It’s like a family picnic each weekend when I am with the Score-This Crew. Are we close? We’ve all known one another since before 1999. We’ve raced together, gone to one another’s weddings, gone to funerals together, watched one another’s children grow. You name it, we’ve done it. … we are a close bunch. That’s what makes these weekends so special.

Here is Rich and I at Lake Placid

Here is myself, Rich and Jeremy at Lake Placid

Here is what we have coming up for you this week, it’s going to be wicked busy and ultra fun!

Strassburg Sock Keuka Lake Triathlon pre race webinar, presented by Towpath Bike Shop:

  • Wednesday 8pm. Free. Click here to register.
  • Join me for an in depth review of the course, all distances, all races), the flow of race day and everything you will need to know for a successful race.

FREE CLINICS on Saturday at the Strassburg Sock Keuka Lake Triathlon 

We have a GREAT series of FREE clinics happening on Saturday before the race! Check them out!

  • 2:00-2:45pm  Clinic – RUN SMART running analysis–  TBD Hall/ Room TBD

  • 3:00-3:45pm  Clinic – Training with Technology presented by Endurance Factor – TBD Hall/ Room TBD

  • 4:00-4:45pm Clinic – How to maximize your transition presented by Mary Eggers from QT2 Systems

  • 5:00-5:45pm Clinic – First Timers Clinic – What you need to know for your race present by Curt Eggers and Brian Emelson from Towpath Bike

  • 4:30, 5:30, 6:30pm  Clinic – How to fix a flat – The WEED Physical Arts Building presented by Towpath Bike (packet pick up area)

What I love about this race is exactly what I stated above. It’s like coming to a family picnic. Not only with the Score-This crew… but with all of the people I get to see. I am of course your race announcer, and it’s such an honor to be able to announce for you in the morning and bring you through that finish line. It’s one of those things… I can’t believe I get to do!

mom announcing

Giddy up friends….. it’s time to race!!!!


choked up

May 24, 2013

I have to be honest, I’ve been choked up most of the week. The trial for the two…. for lack of a better word…. individuals…. drunk drivers who killed out friend Heather Boyum last summer. Click here to refresh the story.

Heather 1

I need to thank Victoria Freile, reporter for our local paper, for her minute by minute updating of the trial via Twitter. For all of us this has been hard. Every day we think about her. Now her family and those who were there, have to relive this nightmare. Victoria has allowed us to follow along when we can’t otherwise (and shouldn’t otherwise) be in that courtroom. Thank you Victoria.

Heather’s family and friends need your prayers and support right now. More than ever.

I think about her every single day. I think about her when I am out riding. I still can’t believe this happened. We are a community that is still in mourning. We will be forever. Her family….. I just don’t understand why children had to lose their mother. A husband had to lose his wife. Why. Why.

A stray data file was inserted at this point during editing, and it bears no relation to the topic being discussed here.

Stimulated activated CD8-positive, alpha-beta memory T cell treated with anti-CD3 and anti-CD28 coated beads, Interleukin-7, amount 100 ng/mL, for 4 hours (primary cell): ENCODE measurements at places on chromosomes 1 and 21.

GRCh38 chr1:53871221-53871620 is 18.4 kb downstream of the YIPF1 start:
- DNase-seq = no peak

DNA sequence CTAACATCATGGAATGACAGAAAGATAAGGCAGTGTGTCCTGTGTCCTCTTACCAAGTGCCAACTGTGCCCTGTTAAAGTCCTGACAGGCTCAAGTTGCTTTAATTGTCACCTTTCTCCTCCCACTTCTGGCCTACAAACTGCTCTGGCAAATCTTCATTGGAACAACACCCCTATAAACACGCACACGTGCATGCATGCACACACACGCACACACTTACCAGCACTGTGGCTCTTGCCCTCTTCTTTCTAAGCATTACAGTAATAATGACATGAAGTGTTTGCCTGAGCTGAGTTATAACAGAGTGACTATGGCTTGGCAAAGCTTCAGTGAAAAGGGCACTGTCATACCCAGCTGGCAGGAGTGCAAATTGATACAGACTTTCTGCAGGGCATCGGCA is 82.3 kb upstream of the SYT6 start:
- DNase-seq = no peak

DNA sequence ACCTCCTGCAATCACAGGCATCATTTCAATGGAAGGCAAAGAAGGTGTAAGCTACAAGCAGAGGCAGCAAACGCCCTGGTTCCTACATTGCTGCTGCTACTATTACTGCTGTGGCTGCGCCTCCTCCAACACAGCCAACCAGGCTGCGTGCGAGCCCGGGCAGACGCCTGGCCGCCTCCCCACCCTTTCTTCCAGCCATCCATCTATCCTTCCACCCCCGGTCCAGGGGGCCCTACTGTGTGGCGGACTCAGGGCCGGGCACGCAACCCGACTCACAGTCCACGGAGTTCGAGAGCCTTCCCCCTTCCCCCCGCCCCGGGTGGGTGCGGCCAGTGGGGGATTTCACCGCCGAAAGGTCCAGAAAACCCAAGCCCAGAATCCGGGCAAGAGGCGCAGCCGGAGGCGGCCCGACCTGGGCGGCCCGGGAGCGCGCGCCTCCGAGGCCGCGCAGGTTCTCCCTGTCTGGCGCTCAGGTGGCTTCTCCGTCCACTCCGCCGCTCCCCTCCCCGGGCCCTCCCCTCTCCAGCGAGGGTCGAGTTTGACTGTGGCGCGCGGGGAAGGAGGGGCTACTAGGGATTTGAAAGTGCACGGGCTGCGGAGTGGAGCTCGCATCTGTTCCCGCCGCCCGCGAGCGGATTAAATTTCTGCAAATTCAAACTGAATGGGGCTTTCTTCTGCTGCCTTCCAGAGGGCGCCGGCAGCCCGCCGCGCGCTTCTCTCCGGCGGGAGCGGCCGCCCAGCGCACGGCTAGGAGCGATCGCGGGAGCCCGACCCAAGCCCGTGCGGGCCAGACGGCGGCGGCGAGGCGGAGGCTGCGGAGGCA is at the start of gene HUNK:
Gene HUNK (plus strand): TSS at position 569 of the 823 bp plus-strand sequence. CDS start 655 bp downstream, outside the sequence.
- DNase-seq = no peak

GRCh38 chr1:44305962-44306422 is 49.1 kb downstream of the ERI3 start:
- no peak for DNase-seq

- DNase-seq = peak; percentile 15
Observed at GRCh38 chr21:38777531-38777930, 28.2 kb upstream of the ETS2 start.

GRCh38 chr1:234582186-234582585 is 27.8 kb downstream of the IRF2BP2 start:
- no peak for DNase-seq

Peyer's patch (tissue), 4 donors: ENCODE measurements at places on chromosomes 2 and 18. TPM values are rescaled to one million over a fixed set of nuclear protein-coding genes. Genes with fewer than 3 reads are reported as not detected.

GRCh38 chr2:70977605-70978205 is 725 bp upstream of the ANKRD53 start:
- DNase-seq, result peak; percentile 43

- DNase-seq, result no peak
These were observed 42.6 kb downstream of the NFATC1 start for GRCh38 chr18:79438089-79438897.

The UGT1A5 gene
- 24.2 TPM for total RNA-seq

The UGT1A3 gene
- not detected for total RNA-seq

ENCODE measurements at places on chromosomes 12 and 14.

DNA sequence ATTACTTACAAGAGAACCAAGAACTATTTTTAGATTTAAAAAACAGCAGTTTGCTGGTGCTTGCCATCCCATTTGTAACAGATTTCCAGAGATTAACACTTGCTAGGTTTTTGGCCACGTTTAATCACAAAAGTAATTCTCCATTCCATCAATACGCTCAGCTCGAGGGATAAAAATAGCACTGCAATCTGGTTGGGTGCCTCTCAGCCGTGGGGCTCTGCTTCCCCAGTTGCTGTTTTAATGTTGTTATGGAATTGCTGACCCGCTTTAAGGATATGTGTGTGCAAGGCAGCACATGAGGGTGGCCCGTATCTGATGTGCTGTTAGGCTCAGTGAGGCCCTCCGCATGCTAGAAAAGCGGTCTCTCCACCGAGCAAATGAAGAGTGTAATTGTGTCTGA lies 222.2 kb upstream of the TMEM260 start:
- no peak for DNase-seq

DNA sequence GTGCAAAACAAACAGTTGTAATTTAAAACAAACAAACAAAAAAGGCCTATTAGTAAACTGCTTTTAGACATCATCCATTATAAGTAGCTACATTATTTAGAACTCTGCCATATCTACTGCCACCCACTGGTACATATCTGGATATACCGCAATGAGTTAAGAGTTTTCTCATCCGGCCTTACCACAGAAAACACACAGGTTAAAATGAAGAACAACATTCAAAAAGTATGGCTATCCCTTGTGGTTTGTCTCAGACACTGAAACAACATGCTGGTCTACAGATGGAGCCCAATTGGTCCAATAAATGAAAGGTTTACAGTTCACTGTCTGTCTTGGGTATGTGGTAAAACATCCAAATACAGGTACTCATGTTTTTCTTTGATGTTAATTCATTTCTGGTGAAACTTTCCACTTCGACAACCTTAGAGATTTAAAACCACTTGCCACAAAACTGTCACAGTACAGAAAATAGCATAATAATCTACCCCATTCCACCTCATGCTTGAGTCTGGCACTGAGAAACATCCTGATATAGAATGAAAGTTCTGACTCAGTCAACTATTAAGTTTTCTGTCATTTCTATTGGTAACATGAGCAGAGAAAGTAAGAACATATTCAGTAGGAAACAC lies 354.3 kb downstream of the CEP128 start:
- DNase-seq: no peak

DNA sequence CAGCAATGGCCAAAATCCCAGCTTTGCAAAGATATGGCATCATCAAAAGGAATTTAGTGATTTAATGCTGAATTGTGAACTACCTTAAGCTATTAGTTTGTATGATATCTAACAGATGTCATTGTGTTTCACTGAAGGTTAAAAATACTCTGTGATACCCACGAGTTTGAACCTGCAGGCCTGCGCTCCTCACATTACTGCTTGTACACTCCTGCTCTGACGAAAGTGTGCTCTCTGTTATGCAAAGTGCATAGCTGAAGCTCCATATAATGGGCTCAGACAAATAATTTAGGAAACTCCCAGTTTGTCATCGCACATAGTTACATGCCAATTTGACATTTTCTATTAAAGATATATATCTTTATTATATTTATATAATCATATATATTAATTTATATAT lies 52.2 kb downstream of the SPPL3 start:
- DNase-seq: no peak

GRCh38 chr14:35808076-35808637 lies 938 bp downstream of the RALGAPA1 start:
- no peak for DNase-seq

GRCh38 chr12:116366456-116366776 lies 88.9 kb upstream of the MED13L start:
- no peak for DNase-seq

It’s that feeling of when will this pass…. and I hope it never does.

Heather you are so missed. So celebrated. And you live on in each and every one of us.

heather's site

For the first time… possibly ever…. I can’t even write more than this. We just miss you so much.


The final push

May 18, 2013

I woke up early this morning … to sit on the back deck with a cup of coffee. I wanted to listen to the birds. That’s one of my favorite things about the morning. I love when the world is quiet like this.

It’s the end of recovery week and the beginning of the final push towards Ironman. I have reflected a lot upon the journey of the past year. Actually the past few years. What I have been through…. how I have come out of it…. where I am today. As I make my way towards my last Ironman (not last triathlon, it will be 70.3 and shorter) I am savoring every moment of it.

I love it.

There is a fine between passion and obsession when it comes to myself and this sport. I have been in the throws of obsession. When a missed ride would throw me for a loop, or not hitting XX pace for XX miles would cause me great worry. That’s long…. long gone. What drives me is the passion I have for not so much this sport per se….. but for the ability of even being an athlete.

I have been an athlete all my life. I grew up at morning swim practices. I grew up performing in front of large crowds. In some way shape or form I have been able to use the gift of being an athlete… the gift of movement… the gift of health….. to navigate my way through life. I know too many people who want to be able to DO….. and simply can’t. Because their body, for whatever reason won’t allow them.

I have lost my health twice and trust me….. I don’t take it for granted. It my worst problem today is that I miss a run or that I go slow…. it’s still a good day. Every single morning I give thanks for the steps I get to take. For the hours I get to spend on a bike, for the ability to cruise through the water. To pick up heavy things (—> heavy for me… and this is a new talent).

What drives me is not panic. Not insecurity. Not fear.

What drives me is again…. passion.

If there is any obsession here it’s the obsession of movement. The obsession for the feel of the wind in my hair. The obsession for what I get to see while I am out on my bike. What I have been through has caused the obsession for paces and mileage and weekly hours to vanish. Every step I take is a step forward. Every stroke I swim is a stroke towards. It’s never missed it’s only gained. If it’s missed there is always tomorrow.

It’s a good place to be. A good stage of my athletic life. It makes training and competing… happier. More fulfilling. More meaningful. I have to do things that have meaning. I can’t just grind in the face of the grind….. just because.